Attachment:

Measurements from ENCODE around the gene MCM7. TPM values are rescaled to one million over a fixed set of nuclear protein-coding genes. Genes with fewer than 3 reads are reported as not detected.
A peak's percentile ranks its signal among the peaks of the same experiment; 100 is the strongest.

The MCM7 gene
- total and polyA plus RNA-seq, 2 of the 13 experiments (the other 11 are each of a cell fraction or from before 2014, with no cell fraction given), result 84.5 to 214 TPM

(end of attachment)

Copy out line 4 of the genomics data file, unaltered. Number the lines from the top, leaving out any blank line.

- total and polyA plus RNA-seq, 2 of the 13 experiments (the other 11 are each of a cell fraction or from before 2014, with no cell fraction given), result 84.5 to 214 TPM